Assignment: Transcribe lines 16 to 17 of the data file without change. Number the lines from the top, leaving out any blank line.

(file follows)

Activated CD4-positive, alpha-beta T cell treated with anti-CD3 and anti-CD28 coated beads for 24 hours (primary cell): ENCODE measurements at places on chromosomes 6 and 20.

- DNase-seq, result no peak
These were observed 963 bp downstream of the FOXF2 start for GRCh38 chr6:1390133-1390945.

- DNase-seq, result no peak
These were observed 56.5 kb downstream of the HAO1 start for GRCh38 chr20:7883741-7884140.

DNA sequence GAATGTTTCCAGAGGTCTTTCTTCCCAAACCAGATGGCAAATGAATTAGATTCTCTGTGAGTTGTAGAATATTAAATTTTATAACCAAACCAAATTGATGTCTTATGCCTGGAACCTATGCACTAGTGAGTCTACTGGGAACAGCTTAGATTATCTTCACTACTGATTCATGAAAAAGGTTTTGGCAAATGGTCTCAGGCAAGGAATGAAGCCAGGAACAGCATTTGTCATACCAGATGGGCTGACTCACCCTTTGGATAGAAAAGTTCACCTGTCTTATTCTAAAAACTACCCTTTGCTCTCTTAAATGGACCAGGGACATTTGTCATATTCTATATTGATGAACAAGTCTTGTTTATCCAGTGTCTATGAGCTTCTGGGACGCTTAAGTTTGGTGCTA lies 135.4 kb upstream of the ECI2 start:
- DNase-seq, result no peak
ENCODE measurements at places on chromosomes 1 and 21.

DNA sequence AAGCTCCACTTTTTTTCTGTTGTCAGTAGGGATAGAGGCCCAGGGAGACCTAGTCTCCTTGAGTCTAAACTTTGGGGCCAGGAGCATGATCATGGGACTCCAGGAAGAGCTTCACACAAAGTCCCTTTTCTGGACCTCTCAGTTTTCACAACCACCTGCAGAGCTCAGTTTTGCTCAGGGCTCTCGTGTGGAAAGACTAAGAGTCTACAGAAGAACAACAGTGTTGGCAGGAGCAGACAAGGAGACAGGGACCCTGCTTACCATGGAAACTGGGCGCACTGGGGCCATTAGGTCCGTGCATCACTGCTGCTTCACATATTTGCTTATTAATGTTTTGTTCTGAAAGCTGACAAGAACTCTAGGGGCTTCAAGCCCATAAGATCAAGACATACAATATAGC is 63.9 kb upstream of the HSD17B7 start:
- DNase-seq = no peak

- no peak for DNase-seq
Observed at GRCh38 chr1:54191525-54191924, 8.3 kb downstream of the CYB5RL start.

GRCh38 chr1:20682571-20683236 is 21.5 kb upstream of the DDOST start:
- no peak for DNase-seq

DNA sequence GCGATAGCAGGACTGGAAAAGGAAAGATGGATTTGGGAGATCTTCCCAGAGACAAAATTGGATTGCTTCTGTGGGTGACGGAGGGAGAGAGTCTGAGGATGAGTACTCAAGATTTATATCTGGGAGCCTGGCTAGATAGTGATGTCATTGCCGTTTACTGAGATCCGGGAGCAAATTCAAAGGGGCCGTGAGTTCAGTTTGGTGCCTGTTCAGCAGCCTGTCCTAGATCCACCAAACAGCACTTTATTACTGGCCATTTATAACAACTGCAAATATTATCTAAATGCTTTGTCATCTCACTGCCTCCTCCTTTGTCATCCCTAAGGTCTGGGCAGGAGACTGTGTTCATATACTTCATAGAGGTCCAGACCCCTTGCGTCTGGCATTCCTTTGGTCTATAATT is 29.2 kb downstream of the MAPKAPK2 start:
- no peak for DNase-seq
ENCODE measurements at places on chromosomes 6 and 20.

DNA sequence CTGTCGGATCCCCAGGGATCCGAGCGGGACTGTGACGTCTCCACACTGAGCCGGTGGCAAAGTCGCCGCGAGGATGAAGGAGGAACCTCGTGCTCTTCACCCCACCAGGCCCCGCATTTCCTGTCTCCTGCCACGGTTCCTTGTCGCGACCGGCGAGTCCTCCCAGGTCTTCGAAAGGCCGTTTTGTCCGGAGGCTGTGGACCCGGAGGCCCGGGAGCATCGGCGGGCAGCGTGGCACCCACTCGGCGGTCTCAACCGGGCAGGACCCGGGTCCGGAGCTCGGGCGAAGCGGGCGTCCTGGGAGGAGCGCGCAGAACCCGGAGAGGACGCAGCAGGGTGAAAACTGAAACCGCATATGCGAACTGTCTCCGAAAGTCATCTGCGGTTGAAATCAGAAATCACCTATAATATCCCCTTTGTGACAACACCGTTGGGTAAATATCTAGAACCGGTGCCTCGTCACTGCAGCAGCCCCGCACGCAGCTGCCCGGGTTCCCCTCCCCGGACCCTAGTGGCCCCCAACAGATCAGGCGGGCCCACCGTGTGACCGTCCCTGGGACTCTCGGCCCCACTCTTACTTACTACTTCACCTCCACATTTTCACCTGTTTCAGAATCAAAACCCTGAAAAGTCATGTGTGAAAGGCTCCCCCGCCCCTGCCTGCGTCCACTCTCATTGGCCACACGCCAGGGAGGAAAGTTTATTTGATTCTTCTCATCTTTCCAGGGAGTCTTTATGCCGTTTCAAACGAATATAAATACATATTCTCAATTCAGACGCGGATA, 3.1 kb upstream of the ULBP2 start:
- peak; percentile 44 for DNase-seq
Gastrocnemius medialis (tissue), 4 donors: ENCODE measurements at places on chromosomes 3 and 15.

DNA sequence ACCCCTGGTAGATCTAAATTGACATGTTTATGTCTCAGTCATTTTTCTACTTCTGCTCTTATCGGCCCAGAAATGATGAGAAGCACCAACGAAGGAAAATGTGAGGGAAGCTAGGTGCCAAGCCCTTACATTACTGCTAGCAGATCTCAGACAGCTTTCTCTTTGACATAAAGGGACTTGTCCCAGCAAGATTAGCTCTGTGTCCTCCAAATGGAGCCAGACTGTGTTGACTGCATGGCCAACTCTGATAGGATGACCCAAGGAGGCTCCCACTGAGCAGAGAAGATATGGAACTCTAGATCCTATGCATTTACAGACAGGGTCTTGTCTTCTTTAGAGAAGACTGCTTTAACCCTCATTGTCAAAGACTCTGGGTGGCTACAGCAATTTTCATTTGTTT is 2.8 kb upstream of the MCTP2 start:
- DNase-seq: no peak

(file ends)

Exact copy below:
- no peak for DNase-seq
ENCODE measurements at places on chromosomes 6 and 20.